Nor is it clear whether they include "second-generation" Muslims. In June 2001, for example, the newspaper BT reported that every single gang rape that had taken place over the preceding 18 months had been committed by second-generation immigrants or refugees -- in one instance by a gang from Eastern Europe, in the rest by ... well, I don't want to be more hateful to a certain "vulnerable social group" than I have to, so you're welcome to take a stroll through the archives story by story, if you can stand the details. A 2001 report by the Copenhagen police says that 47% of prisoners on remand for serious violent crime -- murder, attempted murder and rape -- are from immigrant backgrounds.
Given that Muslims are somewhere between 2% and 5% of the population and around 75%-80% of the immigrant population, the only argument is over whether this 2%-5% commit three-quarters, two-thirds, half or a third of Danish rapes. Not even Mr. Tam is claiming they commit only 2%-5%.
Why do immigrants rape out of all proportion to their numbers? Denmark, being a famously "tolerant," "humane" and indeed "liberated" society, is unsure. Copenhagen University's leading criminologist thinks we need more outreach. "Over the last five-10 years there has been an increasing tendency to marginalize and alienate immigrants," says Professor Flemming Balvig. "As a result, many second generation immigrants have reacted against this through various types of criminal activity, including rape." The immigrant information group IOF runs classes for Muslim fathers to help them give sexual advice to their sons. "When kids go into a kiosk to buy chewing gum, they are confronted with pornography on every shelf ... This sort of thing just doesn't exist in the societies they come from, so somebody has to talk to these youngsters and teach them how to deal with it," says Muslim leader Souhail Ibrahim. Babar Baig of the Muslim Youth League says it is the duty of all Muslims to get to the bottom of "this abnormal behaviour and moral depravity." "Abnormal"? "Moral depravity"? Hear that, Mr. Tam? The guy sounds like a National Post windbag.
This spring, when reports began trickling across the Atlantic about rising anti-Semitism in Europe, I thought I ought to see for myself, so I spent a little while chugging round the Continent and then the Middle East. Although many Arab Muslims seemed victims of their own peculiar psychosis, the notorious "Arab street" struck me as a sleepy backwater compared to the palpable menace and visible violence of the Muslim quartiers in France, Belgium and Germany. As I said in my original column, many of the young Muslims in western Europe exhibit the worst traits of both Islam and the West. As the "root cause" of this new war is Islam's difficulty co-existing with modernity, we shouldn't be surprised that this manifests itself less in, say, Bangladesh or Indonesia than in Holland and Sweden, the epitome of the boundlessly tolerant post-nationalist liberal state. Across the Continent, indications are that second- and third-generation Muslims are far more estranged from the broader society than their parents and grandparents were.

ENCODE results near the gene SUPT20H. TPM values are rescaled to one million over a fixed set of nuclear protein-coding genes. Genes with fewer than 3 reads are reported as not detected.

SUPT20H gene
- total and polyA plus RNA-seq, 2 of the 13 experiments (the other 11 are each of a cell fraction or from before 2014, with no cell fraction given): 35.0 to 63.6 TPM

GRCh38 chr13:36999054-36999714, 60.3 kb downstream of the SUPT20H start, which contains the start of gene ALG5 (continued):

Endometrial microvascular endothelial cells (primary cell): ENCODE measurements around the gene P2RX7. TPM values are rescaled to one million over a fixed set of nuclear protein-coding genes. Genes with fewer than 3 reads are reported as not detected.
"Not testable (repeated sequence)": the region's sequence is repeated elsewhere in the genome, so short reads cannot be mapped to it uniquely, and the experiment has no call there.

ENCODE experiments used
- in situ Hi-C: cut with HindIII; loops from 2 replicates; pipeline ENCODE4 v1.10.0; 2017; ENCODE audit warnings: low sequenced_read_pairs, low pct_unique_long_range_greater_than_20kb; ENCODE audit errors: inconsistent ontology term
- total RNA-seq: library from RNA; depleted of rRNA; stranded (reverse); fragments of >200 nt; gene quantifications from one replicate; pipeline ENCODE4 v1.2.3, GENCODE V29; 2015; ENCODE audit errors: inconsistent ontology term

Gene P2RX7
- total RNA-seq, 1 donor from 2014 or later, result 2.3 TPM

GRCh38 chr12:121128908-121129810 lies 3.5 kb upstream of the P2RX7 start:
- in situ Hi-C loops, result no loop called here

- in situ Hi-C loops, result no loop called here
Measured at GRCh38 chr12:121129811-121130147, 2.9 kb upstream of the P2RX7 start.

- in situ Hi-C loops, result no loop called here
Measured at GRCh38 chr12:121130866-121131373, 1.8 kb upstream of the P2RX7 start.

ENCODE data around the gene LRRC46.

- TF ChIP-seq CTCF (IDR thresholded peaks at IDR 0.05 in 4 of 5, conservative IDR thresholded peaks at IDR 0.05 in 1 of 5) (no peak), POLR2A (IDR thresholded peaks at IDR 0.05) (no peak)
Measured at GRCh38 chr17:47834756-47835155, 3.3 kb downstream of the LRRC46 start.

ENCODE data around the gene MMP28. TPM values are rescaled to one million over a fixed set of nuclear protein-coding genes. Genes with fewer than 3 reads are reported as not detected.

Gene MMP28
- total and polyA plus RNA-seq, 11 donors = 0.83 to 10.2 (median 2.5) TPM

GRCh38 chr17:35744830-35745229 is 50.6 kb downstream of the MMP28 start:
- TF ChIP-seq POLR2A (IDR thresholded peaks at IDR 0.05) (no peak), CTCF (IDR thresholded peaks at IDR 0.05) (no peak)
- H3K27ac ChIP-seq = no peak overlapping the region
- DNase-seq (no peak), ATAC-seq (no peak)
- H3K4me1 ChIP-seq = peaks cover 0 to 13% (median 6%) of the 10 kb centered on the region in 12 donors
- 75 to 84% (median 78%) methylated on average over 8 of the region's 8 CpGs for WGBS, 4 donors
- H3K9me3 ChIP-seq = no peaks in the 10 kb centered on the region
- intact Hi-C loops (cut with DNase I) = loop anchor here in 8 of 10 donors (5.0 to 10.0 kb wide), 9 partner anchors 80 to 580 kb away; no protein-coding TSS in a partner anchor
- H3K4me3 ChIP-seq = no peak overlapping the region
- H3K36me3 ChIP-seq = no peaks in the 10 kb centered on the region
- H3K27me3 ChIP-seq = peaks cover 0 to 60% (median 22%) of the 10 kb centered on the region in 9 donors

What should the West do about this problem? Well, we could start by acknowledging it. Fact: Almost all Denmark's rape victims are ethnic Danish girls or women. Fact: An ethnic Danish girl is far more likely to be raped by a Muslim than an ethnic Dane. Fact: Immigration means that more Danish women get raped. You can argue about the way to change these stubborn facts -- curtail immigration vs increase outreach, cut welfare vs educate immigrant parents -- as the People's Party and the Muslim Youth League are doing. These are tenable positions in the debate. But, when you insist someone's a "hatemonger" even for mentioning these awkward demographic trends, you're just trying to shut down the debate:
"56% of immigrant m..."
"47% of serious cr..."
"68% of reported..."
So I'm grateful to Mr. Tam. He specifically disputed one fact and he called me a hatemonger. That seems fair enough. Dispute two specific facts and you can take me to the Human Rights Commission. Dispute three specific facts and we'll play your karaoke recording on the National Post Web site:
Mong me some hate..."
But just plain old unsupported cries of "hatemonger"? Save it for your next Concordia riot.
Mong me some hate..."
Priceless (as always)!
Freedom, Wealth, and Peace,
Francis W. Porretto